The problem with the Braves offense isn't that they might or might not be able to adequately replace Jones, but that the patches they'll employ to cover for their being less Chipper can't be used to fix the other leaks in the lineup.
Does that mean they have to make a trade? Not necessarily, because they can reacquire that depth down the stretch if they do as they've done in the past, and turn to the top almost-ready talent they've developed themselves. A Freddie Freeman call-up would involve accelerating the timetable for the 20-year-old, but over in Gwinnett the kid has hit .319/.384/.531 against right-handers overall, and has pasted everybody at a .371/.427/.603 pace in 131 PAs since the All-Star break. He doesn't have to be next Andruw Jones or Chipper Jones for the Braves to simply keep up ahead of the Joneses. Nor does it have to involve moving Glaus to third base as an everyday player—it's about getting offense period, not just finding a third baseman.
In that light, describing turning to Freeman as a “risk” in light of their reliance on Heyward strikes me as particularly silly—an aging, slumping Glaus is no more of a sure thing, having been something of an accepted risk with placeholding potential from the moment Frank Wren signed him. Glaus was supposed to keep the seat warm from the get-go, and if Freeman's bat is already re-setting the timetable for his arrival, that doesn't need reference to Chipper Jones' situation, but Jones' absence certainly eats into Wren's ability to let it ride with Glaus for much longer.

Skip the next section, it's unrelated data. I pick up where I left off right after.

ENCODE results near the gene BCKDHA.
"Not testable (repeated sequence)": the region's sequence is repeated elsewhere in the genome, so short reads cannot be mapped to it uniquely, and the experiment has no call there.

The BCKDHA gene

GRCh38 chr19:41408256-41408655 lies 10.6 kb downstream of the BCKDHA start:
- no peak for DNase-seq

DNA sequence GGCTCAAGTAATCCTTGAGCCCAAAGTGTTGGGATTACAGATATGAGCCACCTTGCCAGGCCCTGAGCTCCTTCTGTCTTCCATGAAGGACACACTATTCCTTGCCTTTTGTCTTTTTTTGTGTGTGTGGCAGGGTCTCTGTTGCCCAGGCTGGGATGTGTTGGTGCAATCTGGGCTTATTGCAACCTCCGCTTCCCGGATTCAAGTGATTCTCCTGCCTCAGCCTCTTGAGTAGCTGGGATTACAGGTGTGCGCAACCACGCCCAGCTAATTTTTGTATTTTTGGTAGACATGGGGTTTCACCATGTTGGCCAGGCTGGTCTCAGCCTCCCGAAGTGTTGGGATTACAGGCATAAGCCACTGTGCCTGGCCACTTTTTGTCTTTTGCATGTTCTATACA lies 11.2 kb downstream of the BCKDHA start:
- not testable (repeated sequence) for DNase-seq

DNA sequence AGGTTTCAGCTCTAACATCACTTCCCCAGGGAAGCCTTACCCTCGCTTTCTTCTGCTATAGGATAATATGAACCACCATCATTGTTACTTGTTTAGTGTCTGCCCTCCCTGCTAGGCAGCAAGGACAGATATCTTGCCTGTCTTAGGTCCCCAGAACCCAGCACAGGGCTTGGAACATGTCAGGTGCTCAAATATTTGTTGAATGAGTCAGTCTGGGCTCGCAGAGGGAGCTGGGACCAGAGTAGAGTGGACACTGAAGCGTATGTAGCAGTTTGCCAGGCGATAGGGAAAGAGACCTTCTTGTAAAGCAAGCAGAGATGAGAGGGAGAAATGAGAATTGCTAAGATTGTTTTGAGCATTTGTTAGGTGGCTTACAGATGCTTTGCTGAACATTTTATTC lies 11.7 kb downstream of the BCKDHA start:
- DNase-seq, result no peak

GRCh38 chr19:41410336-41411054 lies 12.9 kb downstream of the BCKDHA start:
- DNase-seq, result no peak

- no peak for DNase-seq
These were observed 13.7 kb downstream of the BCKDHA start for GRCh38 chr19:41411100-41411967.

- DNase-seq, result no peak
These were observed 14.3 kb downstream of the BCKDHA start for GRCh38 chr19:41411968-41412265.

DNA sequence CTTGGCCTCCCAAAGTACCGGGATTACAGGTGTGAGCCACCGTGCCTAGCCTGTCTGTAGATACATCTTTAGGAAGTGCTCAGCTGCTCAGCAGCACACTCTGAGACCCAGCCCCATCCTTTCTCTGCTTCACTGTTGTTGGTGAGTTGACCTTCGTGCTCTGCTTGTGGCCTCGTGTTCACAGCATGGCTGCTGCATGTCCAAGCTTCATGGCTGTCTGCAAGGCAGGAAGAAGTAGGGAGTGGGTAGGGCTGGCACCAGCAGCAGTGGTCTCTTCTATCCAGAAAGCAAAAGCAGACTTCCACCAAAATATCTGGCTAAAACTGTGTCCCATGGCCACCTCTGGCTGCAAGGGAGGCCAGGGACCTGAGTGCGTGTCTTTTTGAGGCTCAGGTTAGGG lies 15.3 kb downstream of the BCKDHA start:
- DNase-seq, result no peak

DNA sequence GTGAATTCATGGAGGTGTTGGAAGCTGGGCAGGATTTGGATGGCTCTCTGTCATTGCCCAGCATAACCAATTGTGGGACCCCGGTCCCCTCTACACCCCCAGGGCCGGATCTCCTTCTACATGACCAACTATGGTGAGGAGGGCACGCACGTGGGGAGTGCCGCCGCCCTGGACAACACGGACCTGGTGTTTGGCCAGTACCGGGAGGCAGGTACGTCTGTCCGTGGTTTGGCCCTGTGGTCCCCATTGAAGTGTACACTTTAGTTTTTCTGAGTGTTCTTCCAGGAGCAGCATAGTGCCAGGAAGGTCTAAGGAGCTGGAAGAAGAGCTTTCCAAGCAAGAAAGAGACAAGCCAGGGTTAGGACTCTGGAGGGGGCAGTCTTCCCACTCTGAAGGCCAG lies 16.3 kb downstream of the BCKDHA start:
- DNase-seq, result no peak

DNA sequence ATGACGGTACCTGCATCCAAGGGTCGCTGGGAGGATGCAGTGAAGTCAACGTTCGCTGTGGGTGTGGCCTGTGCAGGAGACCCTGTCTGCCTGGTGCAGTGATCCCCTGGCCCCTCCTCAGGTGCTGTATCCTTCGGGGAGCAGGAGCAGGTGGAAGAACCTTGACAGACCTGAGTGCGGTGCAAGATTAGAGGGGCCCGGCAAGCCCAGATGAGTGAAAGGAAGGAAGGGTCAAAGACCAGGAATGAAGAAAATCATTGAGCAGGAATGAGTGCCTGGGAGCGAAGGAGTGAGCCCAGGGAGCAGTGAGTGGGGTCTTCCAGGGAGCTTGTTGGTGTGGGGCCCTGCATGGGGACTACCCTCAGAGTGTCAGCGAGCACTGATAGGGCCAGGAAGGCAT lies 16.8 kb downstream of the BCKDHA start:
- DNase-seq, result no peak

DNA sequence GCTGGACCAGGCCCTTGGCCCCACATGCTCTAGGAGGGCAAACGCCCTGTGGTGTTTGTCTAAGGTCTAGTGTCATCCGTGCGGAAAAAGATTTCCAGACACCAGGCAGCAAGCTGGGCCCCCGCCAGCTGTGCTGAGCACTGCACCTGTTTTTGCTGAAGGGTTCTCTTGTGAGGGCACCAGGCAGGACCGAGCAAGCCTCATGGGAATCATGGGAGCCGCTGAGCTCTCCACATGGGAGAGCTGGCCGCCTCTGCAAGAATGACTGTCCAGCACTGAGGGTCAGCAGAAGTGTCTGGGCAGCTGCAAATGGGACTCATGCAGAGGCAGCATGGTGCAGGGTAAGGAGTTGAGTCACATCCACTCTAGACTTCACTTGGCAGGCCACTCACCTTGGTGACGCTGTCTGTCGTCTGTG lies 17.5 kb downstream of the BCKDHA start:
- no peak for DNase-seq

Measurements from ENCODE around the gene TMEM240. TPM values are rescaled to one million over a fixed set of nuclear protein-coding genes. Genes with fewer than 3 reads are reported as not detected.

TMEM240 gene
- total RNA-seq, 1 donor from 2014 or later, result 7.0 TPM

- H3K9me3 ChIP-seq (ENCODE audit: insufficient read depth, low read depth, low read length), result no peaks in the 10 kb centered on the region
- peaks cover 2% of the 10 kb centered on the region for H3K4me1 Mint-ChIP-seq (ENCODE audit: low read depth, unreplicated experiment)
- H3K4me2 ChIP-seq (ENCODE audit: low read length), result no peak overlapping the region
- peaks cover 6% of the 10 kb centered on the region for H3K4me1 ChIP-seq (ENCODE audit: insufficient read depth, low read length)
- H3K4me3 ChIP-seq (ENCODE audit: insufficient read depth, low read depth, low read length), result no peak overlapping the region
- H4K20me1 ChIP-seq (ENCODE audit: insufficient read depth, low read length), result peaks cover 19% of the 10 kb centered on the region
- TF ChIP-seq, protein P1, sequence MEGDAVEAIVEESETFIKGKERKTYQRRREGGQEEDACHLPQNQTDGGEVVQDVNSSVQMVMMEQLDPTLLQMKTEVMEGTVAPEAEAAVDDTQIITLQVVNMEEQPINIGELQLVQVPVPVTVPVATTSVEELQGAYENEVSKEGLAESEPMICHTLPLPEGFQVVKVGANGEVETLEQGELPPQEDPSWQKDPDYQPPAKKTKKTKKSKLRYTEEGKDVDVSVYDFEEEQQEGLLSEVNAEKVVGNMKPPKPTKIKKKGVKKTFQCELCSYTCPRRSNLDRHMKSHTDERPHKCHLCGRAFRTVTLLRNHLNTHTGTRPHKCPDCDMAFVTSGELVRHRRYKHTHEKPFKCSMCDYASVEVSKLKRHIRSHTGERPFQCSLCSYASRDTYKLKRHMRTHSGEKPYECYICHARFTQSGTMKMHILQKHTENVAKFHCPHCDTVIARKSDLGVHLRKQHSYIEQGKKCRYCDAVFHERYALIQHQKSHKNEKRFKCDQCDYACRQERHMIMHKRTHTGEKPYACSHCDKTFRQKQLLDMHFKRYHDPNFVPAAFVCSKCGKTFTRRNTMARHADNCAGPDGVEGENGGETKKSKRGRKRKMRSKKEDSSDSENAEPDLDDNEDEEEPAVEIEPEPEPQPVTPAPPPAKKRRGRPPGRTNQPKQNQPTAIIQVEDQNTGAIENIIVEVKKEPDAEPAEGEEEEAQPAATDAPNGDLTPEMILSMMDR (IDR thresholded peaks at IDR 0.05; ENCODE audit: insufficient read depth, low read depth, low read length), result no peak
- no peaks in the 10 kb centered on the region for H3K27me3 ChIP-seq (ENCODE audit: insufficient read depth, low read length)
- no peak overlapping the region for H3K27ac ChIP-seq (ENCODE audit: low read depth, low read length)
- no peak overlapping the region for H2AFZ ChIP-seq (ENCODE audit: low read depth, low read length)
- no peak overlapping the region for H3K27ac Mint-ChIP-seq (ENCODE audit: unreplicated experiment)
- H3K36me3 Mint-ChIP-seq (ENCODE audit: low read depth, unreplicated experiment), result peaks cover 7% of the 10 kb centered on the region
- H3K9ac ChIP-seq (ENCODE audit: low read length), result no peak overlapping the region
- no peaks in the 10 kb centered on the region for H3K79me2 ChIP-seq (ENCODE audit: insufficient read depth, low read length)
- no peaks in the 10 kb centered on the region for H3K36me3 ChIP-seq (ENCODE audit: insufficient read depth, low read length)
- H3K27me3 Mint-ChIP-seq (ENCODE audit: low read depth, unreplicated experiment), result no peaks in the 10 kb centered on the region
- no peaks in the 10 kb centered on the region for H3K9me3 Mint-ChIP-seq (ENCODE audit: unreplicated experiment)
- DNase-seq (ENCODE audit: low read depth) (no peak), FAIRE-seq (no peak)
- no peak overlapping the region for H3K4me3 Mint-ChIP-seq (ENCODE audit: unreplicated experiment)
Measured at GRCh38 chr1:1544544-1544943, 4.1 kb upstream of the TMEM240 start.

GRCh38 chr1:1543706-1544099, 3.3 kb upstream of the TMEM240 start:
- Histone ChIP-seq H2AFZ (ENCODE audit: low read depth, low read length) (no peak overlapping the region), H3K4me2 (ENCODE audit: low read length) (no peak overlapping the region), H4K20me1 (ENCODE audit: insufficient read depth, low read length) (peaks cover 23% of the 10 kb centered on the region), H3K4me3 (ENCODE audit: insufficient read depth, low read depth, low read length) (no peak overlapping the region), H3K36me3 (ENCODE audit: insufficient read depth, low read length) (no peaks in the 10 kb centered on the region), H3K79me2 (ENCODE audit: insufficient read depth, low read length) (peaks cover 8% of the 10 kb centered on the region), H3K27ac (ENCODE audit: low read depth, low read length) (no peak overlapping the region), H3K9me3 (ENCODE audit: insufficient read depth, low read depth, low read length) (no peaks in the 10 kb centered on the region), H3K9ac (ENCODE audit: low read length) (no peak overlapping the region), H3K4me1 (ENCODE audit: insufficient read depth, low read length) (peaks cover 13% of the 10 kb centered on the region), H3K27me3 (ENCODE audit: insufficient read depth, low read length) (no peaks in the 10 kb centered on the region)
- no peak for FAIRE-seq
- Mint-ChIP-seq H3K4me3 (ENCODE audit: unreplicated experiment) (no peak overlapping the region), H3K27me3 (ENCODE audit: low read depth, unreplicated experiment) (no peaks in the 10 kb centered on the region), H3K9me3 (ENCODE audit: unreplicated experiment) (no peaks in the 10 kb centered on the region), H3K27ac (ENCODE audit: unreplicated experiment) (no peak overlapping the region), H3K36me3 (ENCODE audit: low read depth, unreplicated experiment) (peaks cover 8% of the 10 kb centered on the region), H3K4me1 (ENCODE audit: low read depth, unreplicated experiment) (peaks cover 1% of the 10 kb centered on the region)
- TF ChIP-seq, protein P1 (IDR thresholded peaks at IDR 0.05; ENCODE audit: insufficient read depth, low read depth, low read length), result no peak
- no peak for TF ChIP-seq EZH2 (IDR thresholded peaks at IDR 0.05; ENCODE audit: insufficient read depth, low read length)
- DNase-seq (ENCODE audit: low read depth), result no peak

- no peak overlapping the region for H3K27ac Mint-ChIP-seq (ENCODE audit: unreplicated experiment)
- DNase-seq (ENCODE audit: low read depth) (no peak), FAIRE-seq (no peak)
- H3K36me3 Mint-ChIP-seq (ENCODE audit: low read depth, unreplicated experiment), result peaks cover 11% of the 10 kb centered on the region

Kahrl also identifies Jose Lopez, Chone Figgins, and Mark Reynolds as expensive players on bad teams who would represent an upgrade for the Braves at third. I suspect that Frank Wren is not going to take on any of those salaries unless he knows that Chipper isn't coming back next year. Kahrl suggests that the Braves would be able to move one of those guys in the event that Chipper does come back, but after the Rafael Soriano experience this summer, I doubt that Wren is going to allow himself to get into a position where he has to trade an expensive asset.